I still use Martha Kent’s advice of “make it [the world] small” whenever I feel overwhelmed by the outside world. Just watch the scene for yourself and you’ll see what I mean:


Family isn’t just a recurring theme in Man of Steel but in all three of Zack Snyder’s DC movies (and yes, I said three. that monstrosity from 2017 is not a Snyder movie). Superman is a character who has two sets of parents, and curiously he feels connected to both his birth parents and his adoptive parents. Finding out that he’s not human doesn’t stop Clark from being his adoptive parents’ son and going off to the Arctic to find the Kryptonian ship doesn’t make him any less of a Kent.

Something that warms my heart is just how much of a mama’s boy Clark is. Jumping ahead to the hotly debated cult classic Batman v Superman (i will fight you about this), the first person Clark calls when he’s facing a crisis of confidence after being treated how real-life immigrants are is his mother. And if you’ll allow me (although you have no choice), I need to address the infamous Martha scene.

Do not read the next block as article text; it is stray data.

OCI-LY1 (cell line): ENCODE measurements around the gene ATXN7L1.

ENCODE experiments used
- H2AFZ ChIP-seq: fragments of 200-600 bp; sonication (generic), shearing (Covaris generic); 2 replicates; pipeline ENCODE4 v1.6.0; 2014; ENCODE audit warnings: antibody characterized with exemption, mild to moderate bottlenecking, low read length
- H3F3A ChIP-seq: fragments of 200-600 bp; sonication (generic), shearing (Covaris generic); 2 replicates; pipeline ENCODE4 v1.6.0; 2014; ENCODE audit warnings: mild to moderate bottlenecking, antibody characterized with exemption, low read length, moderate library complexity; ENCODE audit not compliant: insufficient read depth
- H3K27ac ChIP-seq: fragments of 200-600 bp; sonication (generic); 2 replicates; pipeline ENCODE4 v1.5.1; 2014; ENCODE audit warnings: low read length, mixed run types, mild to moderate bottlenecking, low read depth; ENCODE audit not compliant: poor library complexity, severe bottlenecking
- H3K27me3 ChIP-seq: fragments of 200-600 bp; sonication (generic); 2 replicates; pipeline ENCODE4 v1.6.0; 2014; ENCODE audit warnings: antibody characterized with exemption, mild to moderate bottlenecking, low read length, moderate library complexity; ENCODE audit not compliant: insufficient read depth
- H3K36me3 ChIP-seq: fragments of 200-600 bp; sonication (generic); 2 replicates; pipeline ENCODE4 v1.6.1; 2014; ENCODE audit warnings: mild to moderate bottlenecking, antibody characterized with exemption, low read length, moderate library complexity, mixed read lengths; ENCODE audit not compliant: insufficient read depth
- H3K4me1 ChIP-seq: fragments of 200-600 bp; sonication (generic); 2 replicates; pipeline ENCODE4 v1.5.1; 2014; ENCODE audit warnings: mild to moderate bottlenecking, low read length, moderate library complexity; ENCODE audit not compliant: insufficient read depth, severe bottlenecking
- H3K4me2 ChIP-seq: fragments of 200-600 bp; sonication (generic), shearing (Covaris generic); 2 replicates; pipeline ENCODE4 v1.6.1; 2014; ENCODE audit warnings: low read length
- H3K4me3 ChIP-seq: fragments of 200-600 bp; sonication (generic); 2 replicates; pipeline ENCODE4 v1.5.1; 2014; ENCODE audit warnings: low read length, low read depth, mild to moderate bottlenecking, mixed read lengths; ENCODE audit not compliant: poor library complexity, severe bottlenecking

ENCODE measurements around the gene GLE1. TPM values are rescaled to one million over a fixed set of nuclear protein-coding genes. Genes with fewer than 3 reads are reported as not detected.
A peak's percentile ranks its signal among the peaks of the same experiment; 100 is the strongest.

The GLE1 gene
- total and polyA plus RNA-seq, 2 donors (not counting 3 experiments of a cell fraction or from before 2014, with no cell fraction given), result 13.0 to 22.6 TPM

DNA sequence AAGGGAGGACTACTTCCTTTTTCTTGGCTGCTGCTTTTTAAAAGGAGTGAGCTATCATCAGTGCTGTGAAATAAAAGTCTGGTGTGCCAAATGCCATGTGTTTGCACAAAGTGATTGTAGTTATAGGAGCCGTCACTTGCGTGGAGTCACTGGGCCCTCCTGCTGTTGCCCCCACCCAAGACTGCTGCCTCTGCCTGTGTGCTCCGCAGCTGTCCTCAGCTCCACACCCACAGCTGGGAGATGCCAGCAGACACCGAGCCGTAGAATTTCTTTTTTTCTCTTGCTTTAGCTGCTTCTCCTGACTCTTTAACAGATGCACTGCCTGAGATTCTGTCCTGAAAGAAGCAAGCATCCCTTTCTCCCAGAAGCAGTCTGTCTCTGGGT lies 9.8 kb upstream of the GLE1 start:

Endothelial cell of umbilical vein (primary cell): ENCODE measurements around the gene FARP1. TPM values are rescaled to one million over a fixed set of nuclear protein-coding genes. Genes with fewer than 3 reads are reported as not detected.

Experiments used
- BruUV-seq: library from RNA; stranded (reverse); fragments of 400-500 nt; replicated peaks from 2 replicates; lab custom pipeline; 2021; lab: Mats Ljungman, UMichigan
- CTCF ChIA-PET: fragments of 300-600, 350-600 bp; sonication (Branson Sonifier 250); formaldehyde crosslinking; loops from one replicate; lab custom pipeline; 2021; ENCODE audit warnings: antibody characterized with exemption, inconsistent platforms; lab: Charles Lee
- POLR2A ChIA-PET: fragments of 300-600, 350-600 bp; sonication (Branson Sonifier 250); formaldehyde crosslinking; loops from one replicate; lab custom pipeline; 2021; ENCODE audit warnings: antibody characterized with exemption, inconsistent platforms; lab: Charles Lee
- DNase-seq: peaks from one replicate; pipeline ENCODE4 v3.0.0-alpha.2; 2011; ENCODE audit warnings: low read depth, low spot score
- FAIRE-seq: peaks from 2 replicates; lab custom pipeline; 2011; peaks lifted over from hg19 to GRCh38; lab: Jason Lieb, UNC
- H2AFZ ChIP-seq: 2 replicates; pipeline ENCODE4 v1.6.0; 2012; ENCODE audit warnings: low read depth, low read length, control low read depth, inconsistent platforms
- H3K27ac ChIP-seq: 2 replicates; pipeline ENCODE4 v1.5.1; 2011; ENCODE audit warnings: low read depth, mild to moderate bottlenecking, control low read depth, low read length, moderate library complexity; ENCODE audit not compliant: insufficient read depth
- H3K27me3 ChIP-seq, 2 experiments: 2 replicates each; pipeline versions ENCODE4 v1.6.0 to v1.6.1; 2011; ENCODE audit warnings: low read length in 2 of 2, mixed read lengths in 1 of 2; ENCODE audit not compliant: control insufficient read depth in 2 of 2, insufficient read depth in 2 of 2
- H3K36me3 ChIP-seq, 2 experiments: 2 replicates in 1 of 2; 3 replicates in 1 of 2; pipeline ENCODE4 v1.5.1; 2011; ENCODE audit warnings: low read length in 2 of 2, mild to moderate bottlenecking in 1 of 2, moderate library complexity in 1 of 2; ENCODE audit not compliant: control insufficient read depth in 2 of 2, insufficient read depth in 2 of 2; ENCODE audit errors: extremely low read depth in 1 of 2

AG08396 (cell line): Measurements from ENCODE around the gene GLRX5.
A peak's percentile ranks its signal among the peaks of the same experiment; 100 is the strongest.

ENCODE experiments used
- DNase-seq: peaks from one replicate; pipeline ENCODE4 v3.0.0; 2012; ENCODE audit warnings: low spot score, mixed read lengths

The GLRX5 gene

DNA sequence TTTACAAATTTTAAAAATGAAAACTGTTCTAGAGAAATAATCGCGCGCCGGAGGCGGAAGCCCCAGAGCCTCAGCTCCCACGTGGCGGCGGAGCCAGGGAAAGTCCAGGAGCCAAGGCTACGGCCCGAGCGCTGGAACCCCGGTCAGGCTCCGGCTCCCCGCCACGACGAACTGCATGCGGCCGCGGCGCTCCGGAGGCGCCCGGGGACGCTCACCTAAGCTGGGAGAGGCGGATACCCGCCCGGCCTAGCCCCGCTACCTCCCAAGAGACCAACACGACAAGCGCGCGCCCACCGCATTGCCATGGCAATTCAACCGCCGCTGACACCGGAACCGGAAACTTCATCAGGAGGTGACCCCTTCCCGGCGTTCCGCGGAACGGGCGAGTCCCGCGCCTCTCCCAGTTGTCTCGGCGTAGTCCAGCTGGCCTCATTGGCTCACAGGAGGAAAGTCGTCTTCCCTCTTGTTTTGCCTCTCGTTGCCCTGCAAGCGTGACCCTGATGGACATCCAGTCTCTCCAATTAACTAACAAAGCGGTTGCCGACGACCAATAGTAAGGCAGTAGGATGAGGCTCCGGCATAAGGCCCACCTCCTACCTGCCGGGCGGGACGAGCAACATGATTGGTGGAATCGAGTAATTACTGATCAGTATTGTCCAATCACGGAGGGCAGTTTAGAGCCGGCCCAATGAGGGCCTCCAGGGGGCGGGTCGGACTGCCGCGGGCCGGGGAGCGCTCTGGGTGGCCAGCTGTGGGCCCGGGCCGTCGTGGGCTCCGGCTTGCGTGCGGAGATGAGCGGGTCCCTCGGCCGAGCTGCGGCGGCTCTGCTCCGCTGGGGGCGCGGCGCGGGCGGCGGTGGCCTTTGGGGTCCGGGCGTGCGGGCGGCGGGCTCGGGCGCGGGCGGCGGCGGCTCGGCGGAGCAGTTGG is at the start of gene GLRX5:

Batman and Superman having mothers with the same first name was a pure coincidence and was used to show how badly Batman had lost his way.  When you watch the movie, notice how Bruce Wayne almost never talks about his own mother but always makes references to his father. This is something that’s present in all sorts of Batman media, not just this movie. Martha Wayne gets shoved to the sidelines so many times in favour of her husband who is sometimes treated like their son’s idol. In the movie, her name is Thomas Wayne’s last word and it serves as a trigger word for Bruce, and when hearing Lois tell him that it’s also Clark’s mother’s name, he has an important epiphany that Clark is a person just like him. He’s a person with a mother and by killing Clark, he’d be robbing a mother of her son, and by stalling until Luthor kills Martha Kent himself, he would be robbing Clark of his mother.